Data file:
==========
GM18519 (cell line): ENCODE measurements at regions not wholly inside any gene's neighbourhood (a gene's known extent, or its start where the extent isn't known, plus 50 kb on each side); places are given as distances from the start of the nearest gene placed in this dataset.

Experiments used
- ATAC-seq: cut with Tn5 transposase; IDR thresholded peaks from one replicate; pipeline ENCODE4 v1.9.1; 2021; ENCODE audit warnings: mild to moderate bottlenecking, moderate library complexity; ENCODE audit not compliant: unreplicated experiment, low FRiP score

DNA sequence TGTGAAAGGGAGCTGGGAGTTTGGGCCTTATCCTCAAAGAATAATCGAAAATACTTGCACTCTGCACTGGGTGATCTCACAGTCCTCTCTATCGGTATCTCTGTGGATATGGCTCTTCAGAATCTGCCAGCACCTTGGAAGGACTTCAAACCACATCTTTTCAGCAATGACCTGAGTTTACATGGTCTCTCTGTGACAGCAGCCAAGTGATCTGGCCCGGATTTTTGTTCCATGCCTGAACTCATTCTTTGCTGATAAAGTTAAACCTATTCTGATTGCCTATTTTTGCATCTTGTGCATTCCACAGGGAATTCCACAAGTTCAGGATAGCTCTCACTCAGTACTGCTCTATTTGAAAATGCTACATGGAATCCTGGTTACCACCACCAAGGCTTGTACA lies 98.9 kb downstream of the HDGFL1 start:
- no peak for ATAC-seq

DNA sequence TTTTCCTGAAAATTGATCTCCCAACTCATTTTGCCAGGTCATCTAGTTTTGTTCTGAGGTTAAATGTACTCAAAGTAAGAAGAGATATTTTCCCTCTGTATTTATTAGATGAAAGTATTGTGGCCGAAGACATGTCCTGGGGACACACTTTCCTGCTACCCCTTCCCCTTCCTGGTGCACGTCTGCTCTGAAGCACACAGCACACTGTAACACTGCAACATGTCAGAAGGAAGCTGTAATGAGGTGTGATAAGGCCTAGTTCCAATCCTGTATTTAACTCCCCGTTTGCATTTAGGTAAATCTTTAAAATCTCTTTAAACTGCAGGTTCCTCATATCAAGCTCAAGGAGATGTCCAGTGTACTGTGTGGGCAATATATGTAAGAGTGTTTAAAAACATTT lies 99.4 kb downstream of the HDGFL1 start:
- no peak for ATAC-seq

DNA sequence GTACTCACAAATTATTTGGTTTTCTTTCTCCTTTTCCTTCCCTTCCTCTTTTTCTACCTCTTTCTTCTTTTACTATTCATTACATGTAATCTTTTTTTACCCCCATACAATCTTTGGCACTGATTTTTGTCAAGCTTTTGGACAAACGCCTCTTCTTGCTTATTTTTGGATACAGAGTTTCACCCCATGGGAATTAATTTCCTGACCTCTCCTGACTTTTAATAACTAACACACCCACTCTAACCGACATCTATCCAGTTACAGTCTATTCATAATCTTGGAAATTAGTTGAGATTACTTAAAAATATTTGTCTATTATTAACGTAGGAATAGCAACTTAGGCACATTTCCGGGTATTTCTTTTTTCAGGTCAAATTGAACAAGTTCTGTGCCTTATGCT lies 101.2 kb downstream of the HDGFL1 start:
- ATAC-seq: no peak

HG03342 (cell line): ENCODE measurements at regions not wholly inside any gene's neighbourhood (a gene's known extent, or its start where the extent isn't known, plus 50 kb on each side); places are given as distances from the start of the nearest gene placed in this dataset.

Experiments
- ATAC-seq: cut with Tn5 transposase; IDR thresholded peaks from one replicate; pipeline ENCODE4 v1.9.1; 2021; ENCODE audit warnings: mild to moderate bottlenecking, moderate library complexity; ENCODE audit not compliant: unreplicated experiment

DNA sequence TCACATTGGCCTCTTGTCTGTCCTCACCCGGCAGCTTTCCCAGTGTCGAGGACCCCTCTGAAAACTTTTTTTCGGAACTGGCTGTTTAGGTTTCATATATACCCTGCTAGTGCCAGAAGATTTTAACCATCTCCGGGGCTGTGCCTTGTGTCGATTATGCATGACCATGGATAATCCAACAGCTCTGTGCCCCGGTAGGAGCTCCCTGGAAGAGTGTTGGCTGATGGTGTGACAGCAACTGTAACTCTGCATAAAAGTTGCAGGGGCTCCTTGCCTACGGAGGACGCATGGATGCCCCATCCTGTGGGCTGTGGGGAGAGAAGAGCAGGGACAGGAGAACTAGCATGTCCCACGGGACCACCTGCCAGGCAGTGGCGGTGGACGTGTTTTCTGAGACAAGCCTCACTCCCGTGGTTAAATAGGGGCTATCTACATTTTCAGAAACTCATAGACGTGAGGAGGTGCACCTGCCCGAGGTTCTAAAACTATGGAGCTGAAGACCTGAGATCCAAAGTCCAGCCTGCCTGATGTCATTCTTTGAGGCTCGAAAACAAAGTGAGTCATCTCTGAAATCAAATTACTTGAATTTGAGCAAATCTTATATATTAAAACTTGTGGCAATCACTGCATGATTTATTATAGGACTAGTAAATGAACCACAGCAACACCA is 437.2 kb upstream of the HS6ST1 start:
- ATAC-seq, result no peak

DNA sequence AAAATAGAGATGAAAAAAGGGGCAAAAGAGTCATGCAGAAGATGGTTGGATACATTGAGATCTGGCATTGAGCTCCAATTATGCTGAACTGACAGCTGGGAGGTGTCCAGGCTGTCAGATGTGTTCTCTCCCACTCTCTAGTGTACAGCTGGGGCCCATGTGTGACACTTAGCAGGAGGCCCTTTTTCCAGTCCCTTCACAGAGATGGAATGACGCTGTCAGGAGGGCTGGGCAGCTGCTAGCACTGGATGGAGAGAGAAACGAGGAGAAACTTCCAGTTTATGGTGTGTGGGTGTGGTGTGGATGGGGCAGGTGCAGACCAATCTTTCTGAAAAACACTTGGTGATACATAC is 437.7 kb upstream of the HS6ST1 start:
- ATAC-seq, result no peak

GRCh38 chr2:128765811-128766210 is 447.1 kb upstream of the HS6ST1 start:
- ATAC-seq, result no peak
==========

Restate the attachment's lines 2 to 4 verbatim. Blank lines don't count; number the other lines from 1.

Experiments used
- ATAC-seq: cut with Tn5 transposase; IDR thresholded peaks from one replicate; pipeline ENCODE4 v1.9.1; 2021; ENCODE audit warnings: mild to moderate bottlenecking, moderate library complexity; ENCODE audit not compliant: unreplicated experiment, low FRiP score

DNA sequence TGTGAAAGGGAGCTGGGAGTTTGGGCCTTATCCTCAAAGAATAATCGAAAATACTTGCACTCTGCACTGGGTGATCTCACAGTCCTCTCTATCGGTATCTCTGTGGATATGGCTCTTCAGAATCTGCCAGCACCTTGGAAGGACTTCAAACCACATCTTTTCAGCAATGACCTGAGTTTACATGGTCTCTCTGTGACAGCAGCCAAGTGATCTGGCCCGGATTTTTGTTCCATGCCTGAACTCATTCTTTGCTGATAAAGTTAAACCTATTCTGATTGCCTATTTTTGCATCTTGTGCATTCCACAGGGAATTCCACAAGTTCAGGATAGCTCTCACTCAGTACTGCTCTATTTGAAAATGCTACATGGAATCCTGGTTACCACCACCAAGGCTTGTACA lies 98.9 kb downstream of the HDGFL1 start: